Sunday, March 31, 2013
Launched in November of 2012, Delve is a social news reader for organizations. With the information landscape so crowded, the team at Delve discovers and curates news in select industries, including technology, education, energy, healthcare, politics, environment, and media and advertising. Delve delivers the news relevant to your industry, profession, or company, making it easy for you to monitor your field and follow industry leaders and experts.
As a social app, Delve also allows for easy sharing of important news among co-workers. You can recommend articles, start discussions, see what your team is reading, and save important articles for future reference. In addition, Delve sends daily or weekly newsletters and an email roundup of your team's activity.
Based in New York City and San Francisco, Delve believes that quality journalism and information can lead to better decision makers, problem solvers, organizations, and individuals. The startup aims to help teams turn news into knowledge and knowledge into action.
Meehan, who serves as Kuato's chief executive officer, says his company is focused on making coding fun. “We want to innovate when it comes to teaching our kids. The whole point is to get kids to learn, but it is targeted at anyone who wants to program.”
Hakitzu is available for free on the iPad (versions 2 to 4) and iPad Mini. Updates will be released every four weeks based on user feedback.
Backed by SRI International and Horizons Ventures, Kuato currently has 22 employees who came from notable game studios such as Konami, EA, Rockstar Games, and Sony. The team consists of award-winning education experts as well.
Wednesday, March 27, 2013
Dubbed “a Kickstarter for T-shirts” by VentureBeat, Teespring is a Y Combinator startup that allows amateur merchandisers and marketers to create and sell custom tees. Users create a T-shirt design, upload it to the Teespring website, set a goal for the number of shirts they wish to sell, and promote the tee on their own site using an embedded sales page. If the sales goal is reached, Teespring will print and ship the shirt while the user collects the profit; if not, the campaign simply gets canceled.
Teespring was co-founded by Brown University alums Walker Williams and Evan Stites-Clayton. A few years ago, a local college dive bar was raided by police and shut down, leaving students angry. The enterprising duo realized that a T-shirt would bring the campus together, so they designed a shirt with the bar's name and logo and posted it on Facebook. They sold hundreds of tees within 24 hours and soon received requests from other people who also wanted to sell T-shirts to their communities.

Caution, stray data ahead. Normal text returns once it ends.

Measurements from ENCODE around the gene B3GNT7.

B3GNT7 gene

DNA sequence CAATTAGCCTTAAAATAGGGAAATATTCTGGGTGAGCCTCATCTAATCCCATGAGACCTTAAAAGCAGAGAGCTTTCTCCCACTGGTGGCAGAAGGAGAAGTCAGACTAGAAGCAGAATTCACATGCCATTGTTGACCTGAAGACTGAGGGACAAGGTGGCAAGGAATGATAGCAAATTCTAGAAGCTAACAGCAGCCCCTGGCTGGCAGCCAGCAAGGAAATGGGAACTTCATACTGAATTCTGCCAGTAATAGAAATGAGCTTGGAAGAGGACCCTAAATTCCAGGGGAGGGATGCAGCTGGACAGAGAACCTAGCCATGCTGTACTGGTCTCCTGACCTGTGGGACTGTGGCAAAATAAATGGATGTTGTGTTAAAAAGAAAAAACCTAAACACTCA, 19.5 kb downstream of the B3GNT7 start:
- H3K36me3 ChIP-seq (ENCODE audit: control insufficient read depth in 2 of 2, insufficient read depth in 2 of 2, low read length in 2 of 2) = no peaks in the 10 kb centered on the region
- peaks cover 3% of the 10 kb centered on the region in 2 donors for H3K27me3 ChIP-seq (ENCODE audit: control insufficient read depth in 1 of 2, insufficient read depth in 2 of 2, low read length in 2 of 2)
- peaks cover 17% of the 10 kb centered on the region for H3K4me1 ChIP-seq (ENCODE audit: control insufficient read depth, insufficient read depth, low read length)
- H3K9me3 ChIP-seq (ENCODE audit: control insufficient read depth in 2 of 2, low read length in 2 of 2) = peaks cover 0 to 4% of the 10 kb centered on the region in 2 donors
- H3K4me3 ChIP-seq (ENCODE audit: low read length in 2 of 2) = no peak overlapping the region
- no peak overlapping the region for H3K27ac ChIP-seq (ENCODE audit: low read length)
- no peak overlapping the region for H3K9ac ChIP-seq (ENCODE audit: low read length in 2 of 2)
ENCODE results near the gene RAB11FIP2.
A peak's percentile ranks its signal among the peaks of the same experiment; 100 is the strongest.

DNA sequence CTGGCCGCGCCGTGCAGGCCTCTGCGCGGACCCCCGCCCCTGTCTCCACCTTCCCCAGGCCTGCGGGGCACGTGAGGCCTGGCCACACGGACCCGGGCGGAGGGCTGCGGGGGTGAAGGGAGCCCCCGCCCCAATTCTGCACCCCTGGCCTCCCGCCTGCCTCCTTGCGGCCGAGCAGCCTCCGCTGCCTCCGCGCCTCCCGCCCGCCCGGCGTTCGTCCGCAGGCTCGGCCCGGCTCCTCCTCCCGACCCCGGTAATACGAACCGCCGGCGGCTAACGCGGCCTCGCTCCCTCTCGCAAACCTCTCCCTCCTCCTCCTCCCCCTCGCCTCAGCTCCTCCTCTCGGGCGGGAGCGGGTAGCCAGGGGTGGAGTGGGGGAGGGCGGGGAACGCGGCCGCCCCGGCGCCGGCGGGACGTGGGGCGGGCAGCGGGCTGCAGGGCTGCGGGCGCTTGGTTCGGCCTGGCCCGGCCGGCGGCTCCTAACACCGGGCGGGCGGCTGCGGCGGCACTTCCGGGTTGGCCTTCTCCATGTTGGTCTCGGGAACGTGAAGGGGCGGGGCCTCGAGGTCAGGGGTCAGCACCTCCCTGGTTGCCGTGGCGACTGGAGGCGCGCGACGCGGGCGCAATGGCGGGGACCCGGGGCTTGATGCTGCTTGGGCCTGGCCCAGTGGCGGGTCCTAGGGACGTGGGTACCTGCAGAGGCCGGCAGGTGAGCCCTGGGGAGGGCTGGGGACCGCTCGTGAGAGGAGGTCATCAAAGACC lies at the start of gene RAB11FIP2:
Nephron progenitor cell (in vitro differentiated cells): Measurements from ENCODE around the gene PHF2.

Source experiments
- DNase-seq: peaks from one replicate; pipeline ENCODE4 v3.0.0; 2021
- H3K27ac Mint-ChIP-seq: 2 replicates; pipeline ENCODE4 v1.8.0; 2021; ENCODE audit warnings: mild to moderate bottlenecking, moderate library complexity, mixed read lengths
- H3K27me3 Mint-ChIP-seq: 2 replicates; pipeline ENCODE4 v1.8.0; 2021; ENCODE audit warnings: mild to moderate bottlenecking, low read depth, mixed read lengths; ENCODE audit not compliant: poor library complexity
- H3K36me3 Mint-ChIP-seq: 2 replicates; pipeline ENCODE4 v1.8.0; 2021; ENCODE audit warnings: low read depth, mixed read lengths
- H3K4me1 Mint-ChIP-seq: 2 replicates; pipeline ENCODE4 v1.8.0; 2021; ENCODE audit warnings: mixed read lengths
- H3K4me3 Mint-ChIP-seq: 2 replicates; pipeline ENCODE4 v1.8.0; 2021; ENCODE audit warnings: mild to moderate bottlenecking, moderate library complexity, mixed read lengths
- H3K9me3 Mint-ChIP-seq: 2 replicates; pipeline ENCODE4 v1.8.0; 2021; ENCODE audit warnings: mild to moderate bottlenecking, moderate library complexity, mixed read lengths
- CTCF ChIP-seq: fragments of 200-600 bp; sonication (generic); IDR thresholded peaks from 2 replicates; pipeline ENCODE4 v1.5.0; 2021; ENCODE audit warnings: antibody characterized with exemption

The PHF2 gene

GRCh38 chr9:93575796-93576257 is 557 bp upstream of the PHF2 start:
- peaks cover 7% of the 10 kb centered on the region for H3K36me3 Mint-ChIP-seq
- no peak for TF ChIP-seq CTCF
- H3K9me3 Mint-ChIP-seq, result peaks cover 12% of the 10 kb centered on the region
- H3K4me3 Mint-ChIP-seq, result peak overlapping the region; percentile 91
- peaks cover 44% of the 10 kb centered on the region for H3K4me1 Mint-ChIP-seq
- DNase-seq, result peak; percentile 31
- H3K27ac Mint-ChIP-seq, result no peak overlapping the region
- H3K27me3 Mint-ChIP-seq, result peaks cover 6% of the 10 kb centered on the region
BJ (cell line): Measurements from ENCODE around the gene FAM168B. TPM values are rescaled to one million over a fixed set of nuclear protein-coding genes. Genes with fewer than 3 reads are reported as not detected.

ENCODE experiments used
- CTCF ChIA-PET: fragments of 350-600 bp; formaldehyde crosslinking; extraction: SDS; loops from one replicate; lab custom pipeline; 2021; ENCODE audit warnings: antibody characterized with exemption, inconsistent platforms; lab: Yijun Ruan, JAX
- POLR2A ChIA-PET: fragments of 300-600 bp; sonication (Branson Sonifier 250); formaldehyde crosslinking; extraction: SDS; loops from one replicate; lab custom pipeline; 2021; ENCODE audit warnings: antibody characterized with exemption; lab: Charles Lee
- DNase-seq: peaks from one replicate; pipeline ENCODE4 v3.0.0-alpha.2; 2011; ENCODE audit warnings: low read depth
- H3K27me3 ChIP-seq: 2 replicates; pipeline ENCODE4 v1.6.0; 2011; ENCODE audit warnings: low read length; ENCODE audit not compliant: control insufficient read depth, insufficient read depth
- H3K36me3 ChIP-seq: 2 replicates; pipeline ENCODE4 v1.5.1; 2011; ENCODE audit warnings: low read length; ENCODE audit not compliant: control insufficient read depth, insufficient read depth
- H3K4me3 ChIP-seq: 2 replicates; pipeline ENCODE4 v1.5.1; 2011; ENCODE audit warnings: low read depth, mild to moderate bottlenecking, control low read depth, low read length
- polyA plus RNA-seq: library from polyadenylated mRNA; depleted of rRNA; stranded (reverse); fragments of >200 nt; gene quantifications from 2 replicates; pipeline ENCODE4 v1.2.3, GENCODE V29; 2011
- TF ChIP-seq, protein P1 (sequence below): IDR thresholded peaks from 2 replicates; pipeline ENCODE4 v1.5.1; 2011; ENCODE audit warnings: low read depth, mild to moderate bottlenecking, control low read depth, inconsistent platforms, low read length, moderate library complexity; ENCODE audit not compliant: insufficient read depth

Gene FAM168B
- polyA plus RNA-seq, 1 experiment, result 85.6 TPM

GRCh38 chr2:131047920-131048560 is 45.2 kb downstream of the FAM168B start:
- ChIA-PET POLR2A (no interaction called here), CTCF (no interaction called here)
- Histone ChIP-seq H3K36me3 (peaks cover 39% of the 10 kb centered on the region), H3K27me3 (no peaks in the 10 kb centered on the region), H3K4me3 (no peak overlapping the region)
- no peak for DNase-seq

Launched in April of 2012, Teespring has already reached $750,000 in monthly revenue.
Founded in 2007, Inovus delivers world-class, outdoor solar lighting solutions. Not much has changed in outdoor and area lighting since the early 1900s, and traditional street lighting is expensive to operate and maintain yet provides relatively poor light quality. Current street lighting also releases billions of tons of greenhouse gases each year. Moreover, the cost to establish the infrastructure to support traditional outdoor lighting in remote and developing markets is very high. Inovus aims to address all these issues with a new generation of innovative products.
Headquartered in Boise, Idaho, Inovus offers solar street lighting that are well-designed in terms of both aesthetics and functionality. Economically and environmentally superior to traditional street and area lighting technologies, the company's products combine solar energy generation and LED light fixtures to create extremely efficient, truly net-zero lighting systems. All Inovus systems feature a unique pole design that provides the lowest operating costs in the industry. A thin, flexible solar collector wraps around the pole, creating a self-cleaning design that eliminates wind and snow loading. Additionally, all components are contained in a secure compartment within the base of the pole, resulting in easier installation, lower maintenance costs, and enhanced safety.
Inovus seeks to use creative technology solutions and business models to significantly improve the economic and environmental impact of street and area lighting. Inovus currently has installations across the United States and in other countries such as Brazil, Australia, and the United Arab Emirates. In the US, the company's products can be found lighting up the cities of Boise, Louisville, Atlanta, Henderson, Boaz, San Francisco, Tucson, and more. Establishments that are reducing their carbon footprint and operating costs through Inovus solar street lighting include the University of Texas, West Los Angeles Community College, Fresno Air National Guard Base, various Army Reserve Centers, and WinCo Foods.
Wednesday, March 20, 2013
The premier content distribution and monetization platform on the web, Taboola connects people with content they may like by making personalized video recommendations. Taboola accomplishes this through its EngageRank technology, which analyzes how users interact with content in real time in order to accurately predict and recommend videos that may interest them, including those from external sites.